Queensland Coal’s Dire Future Exposed
10 December 2021: Queensland Coal’s Dire Future Exposed
Modelling released today from the Australian Energy Market Operator (AEMO) shows a dire outlook for Queensland’s coal-fired power stations. In the most likely future scenario modelled, almost 70% of black coal power stations will retire by 2032.
This comes as new polling commissioned from Solar Citizens finds:
50% of Queenslanders think the Queensland government should develop a plan for the early closure of state owned coal-fired power stations, with 25% being unsure.
35% think Queensland’s grid should be powered entirely by solar, wind and storage in 10 years, and a further 25% think this should happen in the next 15 years.
62% think Queensland’s Renewable Energy Zone plans should be as ambitious as New South Wales and Victoria’s plans. NSW has a goal of unlocking 12 gigawatts of new renewable generation and 2 gigawatts of storage by 2030.
“The shift to a cleaner energy system is happening much faster than many people expected because cheap solar and wind plants are making coal uneconomical. The best thing that governments can do now is be upfront about that reality and plan for the early closure of coal-fired power stations,” said Stephanie Gray, Energy Strategist at Solar Citizens.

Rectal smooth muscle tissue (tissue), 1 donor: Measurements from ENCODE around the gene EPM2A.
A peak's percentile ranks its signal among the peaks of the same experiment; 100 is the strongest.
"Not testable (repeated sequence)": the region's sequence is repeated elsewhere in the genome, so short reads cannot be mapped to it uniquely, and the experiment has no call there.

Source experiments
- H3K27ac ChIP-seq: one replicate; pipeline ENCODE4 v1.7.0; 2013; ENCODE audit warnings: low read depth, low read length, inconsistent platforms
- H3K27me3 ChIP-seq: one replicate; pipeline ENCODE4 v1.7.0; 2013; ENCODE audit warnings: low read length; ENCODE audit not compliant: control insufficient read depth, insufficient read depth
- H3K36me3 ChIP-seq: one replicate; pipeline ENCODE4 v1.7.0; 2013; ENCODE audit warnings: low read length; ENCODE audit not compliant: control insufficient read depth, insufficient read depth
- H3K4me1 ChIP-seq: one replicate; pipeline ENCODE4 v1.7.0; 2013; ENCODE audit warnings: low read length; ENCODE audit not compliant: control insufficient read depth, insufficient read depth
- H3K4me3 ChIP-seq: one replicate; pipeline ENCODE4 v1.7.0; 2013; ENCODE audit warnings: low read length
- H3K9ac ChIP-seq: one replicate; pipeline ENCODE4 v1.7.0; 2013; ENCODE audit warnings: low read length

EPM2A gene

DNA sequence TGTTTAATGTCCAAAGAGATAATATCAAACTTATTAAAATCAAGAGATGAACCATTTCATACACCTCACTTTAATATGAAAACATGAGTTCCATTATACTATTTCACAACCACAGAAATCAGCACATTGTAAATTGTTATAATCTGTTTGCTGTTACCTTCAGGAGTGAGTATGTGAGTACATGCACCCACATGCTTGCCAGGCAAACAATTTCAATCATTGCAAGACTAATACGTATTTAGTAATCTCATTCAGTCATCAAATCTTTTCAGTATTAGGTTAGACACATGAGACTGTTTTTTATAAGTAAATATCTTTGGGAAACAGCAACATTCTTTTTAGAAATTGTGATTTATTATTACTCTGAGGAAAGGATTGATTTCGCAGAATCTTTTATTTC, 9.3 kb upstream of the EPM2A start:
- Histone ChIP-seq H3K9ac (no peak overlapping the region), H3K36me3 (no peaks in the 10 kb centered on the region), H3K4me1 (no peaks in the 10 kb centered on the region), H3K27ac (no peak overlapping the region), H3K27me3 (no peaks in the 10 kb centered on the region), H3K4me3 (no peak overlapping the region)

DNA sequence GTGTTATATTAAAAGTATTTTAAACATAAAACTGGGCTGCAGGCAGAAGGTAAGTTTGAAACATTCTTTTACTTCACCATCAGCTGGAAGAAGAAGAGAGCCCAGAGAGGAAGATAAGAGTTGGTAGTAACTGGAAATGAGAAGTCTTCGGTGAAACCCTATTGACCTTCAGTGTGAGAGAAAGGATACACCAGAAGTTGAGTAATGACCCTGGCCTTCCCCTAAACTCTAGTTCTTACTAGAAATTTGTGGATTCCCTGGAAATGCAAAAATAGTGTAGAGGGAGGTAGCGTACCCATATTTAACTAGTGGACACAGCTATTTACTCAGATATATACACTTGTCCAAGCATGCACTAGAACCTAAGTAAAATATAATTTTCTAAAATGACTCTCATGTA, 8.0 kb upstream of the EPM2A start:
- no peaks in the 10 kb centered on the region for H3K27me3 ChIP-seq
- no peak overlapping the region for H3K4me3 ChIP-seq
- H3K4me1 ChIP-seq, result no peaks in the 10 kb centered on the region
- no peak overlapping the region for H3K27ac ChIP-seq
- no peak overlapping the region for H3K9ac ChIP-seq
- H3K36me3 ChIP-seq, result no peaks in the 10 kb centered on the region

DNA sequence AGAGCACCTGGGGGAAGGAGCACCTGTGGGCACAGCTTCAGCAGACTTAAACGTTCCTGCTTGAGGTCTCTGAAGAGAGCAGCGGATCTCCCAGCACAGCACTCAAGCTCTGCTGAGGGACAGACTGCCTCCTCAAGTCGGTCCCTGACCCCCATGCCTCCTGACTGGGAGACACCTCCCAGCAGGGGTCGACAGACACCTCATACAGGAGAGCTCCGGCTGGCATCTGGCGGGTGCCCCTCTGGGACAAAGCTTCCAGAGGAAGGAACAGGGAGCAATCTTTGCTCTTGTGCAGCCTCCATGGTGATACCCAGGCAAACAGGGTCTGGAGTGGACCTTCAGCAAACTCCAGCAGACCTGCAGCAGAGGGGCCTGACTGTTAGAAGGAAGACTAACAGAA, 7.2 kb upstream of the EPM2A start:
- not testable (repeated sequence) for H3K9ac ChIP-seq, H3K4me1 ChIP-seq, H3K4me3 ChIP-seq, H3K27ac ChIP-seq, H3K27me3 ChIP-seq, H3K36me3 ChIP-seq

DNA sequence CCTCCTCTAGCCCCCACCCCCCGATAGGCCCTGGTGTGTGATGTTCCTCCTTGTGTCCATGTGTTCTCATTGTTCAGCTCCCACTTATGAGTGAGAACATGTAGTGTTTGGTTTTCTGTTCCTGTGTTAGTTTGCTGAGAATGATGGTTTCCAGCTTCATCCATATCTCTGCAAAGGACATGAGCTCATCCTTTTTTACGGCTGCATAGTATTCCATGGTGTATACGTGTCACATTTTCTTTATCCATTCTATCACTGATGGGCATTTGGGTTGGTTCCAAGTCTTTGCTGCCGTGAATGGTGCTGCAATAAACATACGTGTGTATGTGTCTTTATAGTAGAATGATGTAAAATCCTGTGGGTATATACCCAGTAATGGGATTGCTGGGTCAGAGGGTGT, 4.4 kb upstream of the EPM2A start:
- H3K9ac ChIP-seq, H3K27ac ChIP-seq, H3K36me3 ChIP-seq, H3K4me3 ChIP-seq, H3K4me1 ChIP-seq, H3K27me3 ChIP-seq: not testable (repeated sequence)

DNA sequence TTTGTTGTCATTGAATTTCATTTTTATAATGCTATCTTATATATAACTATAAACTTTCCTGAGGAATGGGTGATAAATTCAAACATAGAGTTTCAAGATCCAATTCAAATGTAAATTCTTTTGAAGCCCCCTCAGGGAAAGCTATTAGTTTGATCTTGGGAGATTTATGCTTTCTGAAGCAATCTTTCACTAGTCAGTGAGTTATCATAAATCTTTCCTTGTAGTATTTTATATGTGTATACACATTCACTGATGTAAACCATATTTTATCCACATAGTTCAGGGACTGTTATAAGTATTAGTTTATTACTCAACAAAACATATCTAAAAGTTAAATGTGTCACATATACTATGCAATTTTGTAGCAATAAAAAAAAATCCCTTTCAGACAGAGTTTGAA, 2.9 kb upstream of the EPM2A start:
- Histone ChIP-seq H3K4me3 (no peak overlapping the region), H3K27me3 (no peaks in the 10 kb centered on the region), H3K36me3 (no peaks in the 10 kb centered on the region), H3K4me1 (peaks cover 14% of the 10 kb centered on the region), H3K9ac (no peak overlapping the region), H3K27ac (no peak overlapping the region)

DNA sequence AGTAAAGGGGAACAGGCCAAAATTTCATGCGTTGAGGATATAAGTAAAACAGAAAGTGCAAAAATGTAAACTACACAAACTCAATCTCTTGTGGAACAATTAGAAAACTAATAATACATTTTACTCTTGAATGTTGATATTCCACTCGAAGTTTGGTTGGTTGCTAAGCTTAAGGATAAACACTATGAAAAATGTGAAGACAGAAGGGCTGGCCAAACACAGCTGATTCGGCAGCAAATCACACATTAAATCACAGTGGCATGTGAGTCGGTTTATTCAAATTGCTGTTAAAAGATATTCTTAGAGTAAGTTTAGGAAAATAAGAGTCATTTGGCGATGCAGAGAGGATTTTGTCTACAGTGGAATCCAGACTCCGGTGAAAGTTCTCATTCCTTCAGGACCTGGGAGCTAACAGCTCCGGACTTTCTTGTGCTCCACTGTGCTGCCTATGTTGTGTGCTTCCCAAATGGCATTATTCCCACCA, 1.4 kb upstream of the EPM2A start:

“Queensland is blessed with some of the world’s best solar resources, which can be turned into cheap and abundant energy to power renewable hydrogen production, and more local manufacturing and minerals mining.
“If we plan the transformation of our grid and economy well, regional Queenslanders can benefit from these opportunities and affected workers can be redeployed.
“The energy transition doesn’t mean that Queensland will stop being a global energy powerhouse. We’ll just be producing a different kind of energy.”
AEMO’s modelling also finds Australia will need to double how much electricity we produce by 2050 to power things like the uptake of electric vehicles and new hydrogen industries.
“Right now the Queensland government is developing their plans for rolling out Renewable Energy Zones, but their draft plans are much less ambitious compared to New South Wales and Victoria’s plans,” said Ms Gray.
“To replace retiring coal generators and to seize the exciting opportunities to kick-start new manufacturing and hydrogen industries, we need to be building a lot more renewable projects in the Sunshine State.”
Solar Citizens is calling for the Queensland government to ensure at least 2 GW of new renewable energy generation is added to each of Queensland’s three Renewable Energy Zone regions by 2025. AEMO estimates Queensland will require 47 GW of new renewable generation by 2050.
Polling done by Dynata with a 800-person representative sample size.
Media contact: Stephanie Gray 0425543006